#CBR4 Maneuver #18 – The Wise Man’s Fear
Profile: Epic Fantasy, The Kingkiller Chronicle
Summary: From The Name of the Wind, “My name is Kvothe. I have stolen princesses back from sleeping barrow kings. I burned down the town of Trebon. I have spent the night with Felurian and left with both my sanity and my life. I was expelled from the University at a younger age than most people are allowed in. I tread paths by moonlight that others fear to speak of during day. I have talked to Gods, loved women, and written songs that make the minstrels weep. You may have heard of me…”
After Action Report:
The best way to check if a book is good is to start reading it right before you fall asleep. A really good book can hook you out of exhaustion and keep you going for hours, as I discovered when I started in on the last third of The Wise Man’s Fear at 12:30 one night and didn’t stop reading until I was finished at 4AM. I already sang Patrick Rothfuss’ praises in my review of The Name of the Wind during the third Cannonball Read, and I mentioned then that the sequel was already receiving critical acclaim. Now I can confirm that Rothfuss meets and exceeds all expectations.
The Wise Man’s Fear picks up where The Name of the Wind left us; reeling from a brutal attack on the inn run by retired adventurer, Kvothe. The narrative arc of the series continues as before, alternating between Kvothe telling his story to Chronicler and the brief asides in the present day. There’s more meat to the present day chapters this time around, partly to deal with the fallout of the attack, and partly because we’re moving into parts of Kvothe’s story that aren’t as well known to the general public, prompting questions from both Chronicler and Bast, Kvothe’s companion.
Kvothe’s narrative also picks up in the same place, giving us another term at the University before he gets tacitly evicted for a term after getting dragged into some unfortunately legal proceedings. The rest of his story takes place out in the world, giving us the first glimpse of the wider setting that Rothfuss has built around his protagonist. While some of The Name of the Wind was spent wandering out in the world, the younger Kvothe’s point of view wasn’t very good at relating details of life and culture. Now older and more experienced, his narrative is filled with vivid details.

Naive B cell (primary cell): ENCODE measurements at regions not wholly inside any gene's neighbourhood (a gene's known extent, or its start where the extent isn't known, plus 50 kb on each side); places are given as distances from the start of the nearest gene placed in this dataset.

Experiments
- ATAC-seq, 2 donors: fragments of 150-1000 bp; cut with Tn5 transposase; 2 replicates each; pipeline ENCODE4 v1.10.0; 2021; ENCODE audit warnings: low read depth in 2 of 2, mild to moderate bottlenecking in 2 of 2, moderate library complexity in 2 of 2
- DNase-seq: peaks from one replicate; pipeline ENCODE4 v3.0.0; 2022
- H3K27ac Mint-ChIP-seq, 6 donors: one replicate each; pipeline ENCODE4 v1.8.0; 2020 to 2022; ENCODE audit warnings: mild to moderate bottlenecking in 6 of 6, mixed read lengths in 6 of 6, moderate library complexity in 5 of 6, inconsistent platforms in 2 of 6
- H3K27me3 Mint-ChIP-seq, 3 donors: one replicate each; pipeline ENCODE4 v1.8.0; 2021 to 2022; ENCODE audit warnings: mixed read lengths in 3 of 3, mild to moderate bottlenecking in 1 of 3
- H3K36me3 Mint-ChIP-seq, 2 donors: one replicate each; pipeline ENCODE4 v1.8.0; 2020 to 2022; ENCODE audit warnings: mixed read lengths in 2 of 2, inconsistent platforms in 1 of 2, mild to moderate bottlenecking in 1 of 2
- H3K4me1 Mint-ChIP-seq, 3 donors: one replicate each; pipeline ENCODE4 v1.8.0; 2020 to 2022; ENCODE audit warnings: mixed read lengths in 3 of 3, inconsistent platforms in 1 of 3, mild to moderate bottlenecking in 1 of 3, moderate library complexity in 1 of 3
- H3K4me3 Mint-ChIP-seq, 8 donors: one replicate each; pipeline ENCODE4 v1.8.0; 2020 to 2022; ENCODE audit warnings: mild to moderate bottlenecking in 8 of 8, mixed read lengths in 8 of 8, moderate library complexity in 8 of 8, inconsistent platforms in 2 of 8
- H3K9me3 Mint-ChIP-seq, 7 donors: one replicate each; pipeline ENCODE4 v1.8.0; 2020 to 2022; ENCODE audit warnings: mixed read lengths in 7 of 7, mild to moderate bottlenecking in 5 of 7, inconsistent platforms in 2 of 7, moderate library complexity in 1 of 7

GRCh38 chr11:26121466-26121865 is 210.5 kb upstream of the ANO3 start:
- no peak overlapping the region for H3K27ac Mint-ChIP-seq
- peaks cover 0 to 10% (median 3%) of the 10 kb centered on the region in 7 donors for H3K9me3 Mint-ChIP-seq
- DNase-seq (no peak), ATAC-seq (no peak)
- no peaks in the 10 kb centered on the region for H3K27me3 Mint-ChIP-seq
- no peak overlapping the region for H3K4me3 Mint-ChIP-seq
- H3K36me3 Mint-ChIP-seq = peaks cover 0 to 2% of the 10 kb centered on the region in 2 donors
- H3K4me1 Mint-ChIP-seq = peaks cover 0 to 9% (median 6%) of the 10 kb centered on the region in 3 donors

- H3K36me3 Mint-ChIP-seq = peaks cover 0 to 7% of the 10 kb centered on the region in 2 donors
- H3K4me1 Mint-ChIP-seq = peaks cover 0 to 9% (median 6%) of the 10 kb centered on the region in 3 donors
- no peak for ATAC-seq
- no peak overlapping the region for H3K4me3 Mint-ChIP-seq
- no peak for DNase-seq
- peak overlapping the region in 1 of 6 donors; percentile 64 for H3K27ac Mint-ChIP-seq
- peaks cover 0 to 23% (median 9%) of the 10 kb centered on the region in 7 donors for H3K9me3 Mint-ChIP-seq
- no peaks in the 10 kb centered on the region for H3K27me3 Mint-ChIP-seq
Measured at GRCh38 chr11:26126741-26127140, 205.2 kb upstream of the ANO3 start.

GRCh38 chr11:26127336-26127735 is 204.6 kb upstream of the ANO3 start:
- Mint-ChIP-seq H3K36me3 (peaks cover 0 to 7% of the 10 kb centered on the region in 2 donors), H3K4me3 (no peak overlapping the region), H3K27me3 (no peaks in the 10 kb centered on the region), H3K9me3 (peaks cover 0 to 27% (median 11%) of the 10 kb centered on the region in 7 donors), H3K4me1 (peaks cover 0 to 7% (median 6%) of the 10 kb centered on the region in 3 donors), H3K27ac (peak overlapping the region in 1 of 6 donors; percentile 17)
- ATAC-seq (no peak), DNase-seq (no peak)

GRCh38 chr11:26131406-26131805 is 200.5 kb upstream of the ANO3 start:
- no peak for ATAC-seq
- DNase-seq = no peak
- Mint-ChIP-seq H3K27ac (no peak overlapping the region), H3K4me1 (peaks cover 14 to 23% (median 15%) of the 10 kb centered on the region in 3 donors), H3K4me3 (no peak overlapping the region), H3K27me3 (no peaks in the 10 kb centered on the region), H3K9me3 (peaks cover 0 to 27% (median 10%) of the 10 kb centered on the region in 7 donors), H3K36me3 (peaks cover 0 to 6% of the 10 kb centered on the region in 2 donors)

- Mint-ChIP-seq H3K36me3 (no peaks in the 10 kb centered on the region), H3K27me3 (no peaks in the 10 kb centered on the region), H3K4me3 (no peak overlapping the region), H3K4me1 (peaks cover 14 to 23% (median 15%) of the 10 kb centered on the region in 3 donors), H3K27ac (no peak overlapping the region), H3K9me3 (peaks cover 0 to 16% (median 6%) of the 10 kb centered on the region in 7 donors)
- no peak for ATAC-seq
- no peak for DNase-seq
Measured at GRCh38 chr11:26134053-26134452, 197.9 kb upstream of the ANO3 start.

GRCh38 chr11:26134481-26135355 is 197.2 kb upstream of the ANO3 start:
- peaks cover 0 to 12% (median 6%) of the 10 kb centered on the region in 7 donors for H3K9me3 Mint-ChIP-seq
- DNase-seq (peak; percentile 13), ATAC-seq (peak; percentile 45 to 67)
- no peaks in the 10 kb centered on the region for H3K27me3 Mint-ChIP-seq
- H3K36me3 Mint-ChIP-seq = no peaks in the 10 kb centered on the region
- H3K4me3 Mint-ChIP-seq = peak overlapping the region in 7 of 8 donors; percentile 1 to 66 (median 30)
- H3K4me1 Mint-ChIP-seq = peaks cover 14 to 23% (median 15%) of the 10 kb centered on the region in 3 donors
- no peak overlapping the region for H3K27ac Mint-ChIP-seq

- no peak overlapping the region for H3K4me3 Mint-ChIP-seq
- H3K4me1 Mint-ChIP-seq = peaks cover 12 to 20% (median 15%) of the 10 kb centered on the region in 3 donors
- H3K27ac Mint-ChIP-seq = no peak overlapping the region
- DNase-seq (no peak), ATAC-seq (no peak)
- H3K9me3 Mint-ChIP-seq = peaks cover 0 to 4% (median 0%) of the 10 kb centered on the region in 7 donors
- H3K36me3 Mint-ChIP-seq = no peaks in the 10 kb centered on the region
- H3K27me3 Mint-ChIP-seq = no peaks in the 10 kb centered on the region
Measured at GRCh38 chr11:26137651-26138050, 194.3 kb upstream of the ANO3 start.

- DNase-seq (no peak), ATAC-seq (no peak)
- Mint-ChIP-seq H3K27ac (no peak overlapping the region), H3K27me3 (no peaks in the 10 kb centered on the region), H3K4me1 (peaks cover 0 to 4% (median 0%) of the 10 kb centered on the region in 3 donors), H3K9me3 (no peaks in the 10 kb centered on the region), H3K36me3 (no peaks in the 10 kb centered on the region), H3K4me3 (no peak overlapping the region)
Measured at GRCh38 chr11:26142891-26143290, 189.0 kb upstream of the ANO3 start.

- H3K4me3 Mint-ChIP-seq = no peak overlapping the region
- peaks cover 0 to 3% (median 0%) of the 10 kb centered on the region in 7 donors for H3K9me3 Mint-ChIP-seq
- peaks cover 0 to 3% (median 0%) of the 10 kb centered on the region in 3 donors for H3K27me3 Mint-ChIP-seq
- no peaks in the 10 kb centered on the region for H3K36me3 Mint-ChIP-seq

There are still some strange choices being made behind the scenes. Some of the sequences, such as Kvothe’s trial are described with the barest summary sweep, while others, like an apparently random evening at the Eolian are fully detailed. Kvothe does give a reason for why he skips over the trial, namely that the story is one of the well-known legends about him, but we as the readers are still left in the dark, getting only the wildly inaccurate version second hand from a farmer. It is an interesting storytelling tactic, if only because it successfully subverts expectations. Still, I’d personally like to know more.
Of more concern is the Mary Sue nature of Rothfuss’ protagonist. I didn’t mention this at all in my review of The Name of the Wind because the bulk of that book was written around Kvothe overcoming some truly staggering obstacles, and doing so in a way that cost him almost as much as he gained. The struggle never felt simple or cheap. In The Wise Man’s Fear a lot of those weighty obstacles are gone, and Kvothe starts to feel like a combination of King Arthur and Gandalf the White. He’s unreasonably powerful, incredibly smart and totally adaptable to any situation. His only flaw is his temper, which does get him in a bit of trouble. The problem is that his triumphs are worth less because they come easier to him. Tarnishing his exploits with rage after the fact just feels like Rothfuss is trying to dodge the accusations of creating a Mary Sue, without actually fixing the problem. As a caveat, Kvothe does get his ass handed to him by a pair of bandits in a present day aside chapter, which is deeply satisfying.
As before, Rothfuss’ strength lies in the skilled weaving of a story. His pacing and language are second to none. Kvothe’s story flows from the same primal place as Ovid’s Metamorphoses and the Norse tale of Ragnarok. It is that basic success that makes these books so compelling. It’s almost impossible to believe that this is only Rothfuss’ second book. He has a grasp of writing that eludes many of the successful writers I’ve enjoyed and reviewed.
I really cannot recommend this book, and this series, enough. Even the flaws I’ve picked at in my reviews are endearing and part of a package that would be less if any of the pieces were missing. Rothfuss is quite simply, brilliant.